City of Kent removes ash trees to prevent Asian beetles



Simon Husted

It’s the season of mating for emerald ash borers, and although none of the insects have been found in Kent, city workers are removing and replacing ash trees to reduce the city’s risk against widespread infestation.

Since 2004, Kent has removed 400 ash trees to reduce the spread of these Asian beetles.

Approximately 200 of those have been removed since late March, when the Ohio Division of Natural Resources awarded the city, along with 29 other communities, $37,500 to remove and replace all ash trees on public property.

That amount is $12,500 less than what the city originally asked for. The decrease in anticipated funding has reduced the city’s tree removal pace by 25 percent, said Gerald Shanley, the city Arborist.

“I anticipate in two years we’ll remove all of the ash trees on public property,” Shanley said. Once the trees are removed each will be replaced with a different tree species, he added.

As of this summer, the city is quickly removing every ash tree it can. But there isn’t much Shanley and other city officials can do about the trees planted on property not owned by the city — that includes the 60 to 70 ash trees spread across the Kent campus.

Until there’s a report of emerald ash borer activity on campus, there are no plans to remove any ash tree, said Heather White, manager of campus environment and operations.

“We keep a good diversity of trees on campus,” White said. The campus has a total of 3,500 trees. Five years ago, Kent State’s main campus banned planting ash trees, White added.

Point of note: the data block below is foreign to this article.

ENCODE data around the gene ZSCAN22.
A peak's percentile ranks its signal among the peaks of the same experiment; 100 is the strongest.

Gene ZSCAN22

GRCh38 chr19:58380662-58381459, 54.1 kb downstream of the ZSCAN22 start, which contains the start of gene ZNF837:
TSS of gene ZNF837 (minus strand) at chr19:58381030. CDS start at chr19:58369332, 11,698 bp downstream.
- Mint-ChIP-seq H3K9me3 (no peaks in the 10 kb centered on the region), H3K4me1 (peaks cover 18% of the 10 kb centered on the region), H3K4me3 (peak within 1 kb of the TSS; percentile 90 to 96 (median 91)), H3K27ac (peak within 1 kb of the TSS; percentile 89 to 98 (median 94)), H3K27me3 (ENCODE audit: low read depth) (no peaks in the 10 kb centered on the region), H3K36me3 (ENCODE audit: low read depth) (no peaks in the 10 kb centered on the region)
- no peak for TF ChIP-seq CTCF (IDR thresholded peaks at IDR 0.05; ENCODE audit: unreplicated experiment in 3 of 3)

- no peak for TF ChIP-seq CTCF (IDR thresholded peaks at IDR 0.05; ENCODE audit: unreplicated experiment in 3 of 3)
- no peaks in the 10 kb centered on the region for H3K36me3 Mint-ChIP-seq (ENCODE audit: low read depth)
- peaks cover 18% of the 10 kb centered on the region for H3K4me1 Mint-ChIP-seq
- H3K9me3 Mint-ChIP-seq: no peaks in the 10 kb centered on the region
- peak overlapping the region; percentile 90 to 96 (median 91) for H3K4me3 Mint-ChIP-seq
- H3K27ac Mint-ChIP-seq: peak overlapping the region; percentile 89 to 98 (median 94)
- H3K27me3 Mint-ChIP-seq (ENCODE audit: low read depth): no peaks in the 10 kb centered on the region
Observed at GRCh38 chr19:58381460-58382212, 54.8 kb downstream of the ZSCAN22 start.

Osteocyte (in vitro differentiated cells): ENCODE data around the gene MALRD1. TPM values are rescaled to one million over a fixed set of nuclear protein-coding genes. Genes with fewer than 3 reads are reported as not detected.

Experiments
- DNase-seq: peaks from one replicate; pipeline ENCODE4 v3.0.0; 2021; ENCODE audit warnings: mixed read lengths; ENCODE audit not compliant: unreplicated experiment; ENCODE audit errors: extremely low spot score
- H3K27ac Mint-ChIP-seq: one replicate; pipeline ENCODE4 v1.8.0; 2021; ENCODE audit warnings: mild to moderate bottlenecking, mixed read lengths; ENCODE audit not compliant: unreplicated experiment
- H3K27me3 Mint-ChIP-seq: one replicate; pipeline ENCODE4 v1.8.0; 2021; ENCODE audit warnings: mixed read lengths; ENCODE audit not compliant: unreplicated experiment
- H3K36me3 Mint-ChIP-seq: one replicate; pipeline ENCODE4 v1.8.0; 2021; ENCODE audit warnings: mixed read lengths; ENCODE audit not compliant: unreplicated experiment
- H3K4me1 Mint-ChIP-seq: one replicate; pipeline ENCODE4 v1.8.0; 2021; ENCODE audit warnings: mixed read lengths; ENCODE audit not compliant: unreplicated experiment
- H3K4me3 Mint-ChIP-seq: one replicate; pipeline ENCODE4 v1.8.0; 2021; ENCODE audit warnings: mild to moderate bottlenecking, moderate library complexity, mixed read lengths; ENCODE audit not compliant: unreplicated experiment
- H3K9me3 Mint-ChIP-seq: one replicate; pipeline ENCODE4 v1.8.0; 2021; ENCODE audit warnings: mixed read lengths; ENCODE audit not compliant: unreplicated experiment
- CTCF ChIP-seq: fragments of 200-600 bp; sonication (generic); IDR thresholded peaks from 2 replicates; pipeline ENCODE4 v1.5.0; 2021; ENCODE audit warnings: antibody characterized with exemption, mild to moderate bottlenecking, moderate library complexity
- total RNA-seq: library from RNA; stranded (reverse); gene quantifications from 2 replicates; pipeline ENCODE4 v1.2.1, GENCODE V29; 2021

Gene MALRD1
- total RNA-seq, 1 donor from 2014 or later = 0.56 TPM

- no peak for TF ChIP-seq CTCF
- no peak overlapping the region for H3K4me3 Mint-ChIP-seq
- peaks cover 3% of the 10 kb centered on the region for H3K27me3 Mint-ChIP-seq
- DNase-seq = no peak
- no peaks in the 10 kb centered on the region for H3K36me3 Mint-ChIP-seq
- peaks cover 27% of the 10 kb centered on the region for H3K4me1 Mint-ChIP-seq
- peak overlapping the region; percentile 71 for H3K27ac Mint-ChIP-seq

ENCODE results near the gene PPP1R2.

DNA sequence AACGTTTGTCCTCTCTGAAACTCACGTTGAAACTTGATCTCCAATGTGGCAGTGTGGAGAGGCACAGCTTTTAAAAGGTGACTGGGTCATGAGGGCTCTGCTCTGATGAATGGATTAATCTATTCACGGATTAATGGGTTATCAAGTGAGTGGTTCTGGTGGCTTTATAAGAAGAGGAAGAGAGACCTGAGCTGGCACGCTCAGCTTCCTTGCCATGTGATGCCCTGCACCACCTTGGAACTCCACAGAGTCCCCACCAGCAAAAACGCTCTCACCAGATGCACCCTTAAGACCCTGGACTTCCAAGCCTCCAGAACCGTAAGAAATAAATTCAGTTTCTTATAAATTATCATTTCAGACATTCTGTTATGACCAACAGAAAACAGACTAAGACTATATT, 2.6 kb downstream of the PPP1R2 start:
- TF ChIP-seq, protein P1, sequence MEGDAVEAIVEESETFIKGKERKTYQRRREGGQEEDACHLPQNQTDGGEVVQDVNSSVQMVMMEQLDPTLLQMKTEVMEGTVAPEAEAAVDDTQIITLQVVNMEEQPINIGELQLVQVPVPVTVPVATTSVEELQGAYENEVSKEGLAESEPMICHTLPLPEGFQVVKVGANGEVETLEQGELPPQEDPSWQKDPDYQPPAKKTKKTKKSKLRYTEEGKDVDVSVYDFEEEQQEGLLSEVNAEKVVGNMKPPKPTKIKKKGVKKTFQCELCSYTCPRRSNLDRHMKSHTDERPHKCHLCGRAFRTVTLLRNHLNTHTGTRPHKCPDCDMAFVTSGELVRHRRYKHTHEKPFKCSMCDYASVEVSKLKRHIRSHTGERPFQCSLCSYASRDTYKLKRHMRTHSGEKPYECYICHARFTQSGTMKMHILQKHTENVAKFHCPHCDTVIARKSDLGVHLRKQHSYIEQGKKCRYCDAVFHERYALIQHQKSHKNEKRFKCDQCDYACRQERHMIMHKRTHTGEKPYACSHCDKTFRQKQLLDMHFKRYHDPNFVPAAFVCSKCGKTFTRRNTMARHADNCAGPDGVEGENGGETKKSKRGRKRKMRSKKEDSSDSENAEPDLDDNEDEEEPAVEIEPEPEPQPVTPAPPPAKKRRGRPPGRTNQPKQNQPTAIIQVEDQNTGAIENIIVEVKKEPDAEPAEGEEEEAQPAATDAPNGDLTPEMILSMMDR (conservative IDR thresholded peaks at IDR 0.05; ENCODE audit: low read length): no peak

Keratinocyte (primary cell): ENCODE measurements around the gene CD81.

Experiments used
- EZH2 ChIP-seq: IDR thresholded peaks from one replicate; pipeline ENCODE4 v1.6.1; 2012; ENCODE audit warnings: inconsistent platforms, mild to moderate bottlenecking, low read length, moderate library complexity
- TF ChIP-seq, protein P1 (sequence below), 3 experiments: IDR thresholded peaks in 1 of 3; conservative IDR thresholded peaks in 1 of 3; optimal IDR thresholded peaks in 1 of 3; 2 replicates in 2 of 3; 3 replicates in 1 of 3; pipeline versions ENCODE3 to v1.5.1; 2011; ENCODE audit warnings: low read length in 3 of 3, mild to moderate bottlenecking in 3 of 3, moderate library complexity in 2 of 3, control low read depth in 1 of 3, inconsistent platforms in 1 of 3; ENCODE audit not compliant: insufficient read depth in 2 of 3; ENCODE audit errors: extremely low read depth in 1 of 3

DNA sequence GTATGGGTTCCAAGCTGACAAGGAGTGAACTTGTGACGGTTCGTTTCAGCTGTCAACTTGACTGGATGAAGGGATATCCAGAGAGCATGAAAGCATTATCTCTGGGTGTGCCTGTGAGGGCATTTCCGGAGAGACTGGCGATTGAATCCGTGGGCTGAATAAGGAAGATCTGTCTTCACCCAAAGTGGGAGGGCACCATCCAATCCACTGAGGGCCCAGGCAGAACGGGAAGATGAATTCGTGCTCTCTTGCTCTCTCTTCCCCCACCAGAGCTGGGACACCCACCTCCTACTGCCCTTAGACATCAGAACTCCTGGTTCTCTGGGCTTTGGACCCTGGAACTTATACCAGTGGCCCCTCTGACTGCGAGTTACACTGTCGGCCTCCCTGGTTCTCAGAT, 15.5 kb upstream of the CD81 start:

Shanley said because none of the trees in the city are actually infected, the ones removed are either processed into mulch or given away as firewood.

The larger logs are sold to lumber companies within the state because of a quarantine placed on Ohio by the U.S. Department of Agriculture that forbids residents from transporting ash tree wood over state lines.

The emerald ash borer, with its metallic green body smaller than a dime, was unintentionally transported to Michigan from China more than a decade ago. Since then, it has threatened the existence of ash trees in two Canadian provinces and 14 states, including Ohio.

Between May and August, the adult borers fly into ash trees, hatching larvae that feed off the nutrients and water within the ash tree. This process causes the trees to starve to death in two to four years.

Three years ago, the emerald ash borer reached Portage County through a shipment of infected firewood.

Today, there are reports of emerald ash borer activity in places as near as Hudson. Shanley said he expects someday, the emerald ash borer will reach Kent.

“Once we find a positive ID in the city, it’s going to be a stronger public response,” Shanley said.

Contact Summer Kent Stater reporter Simon Husted at [email protected].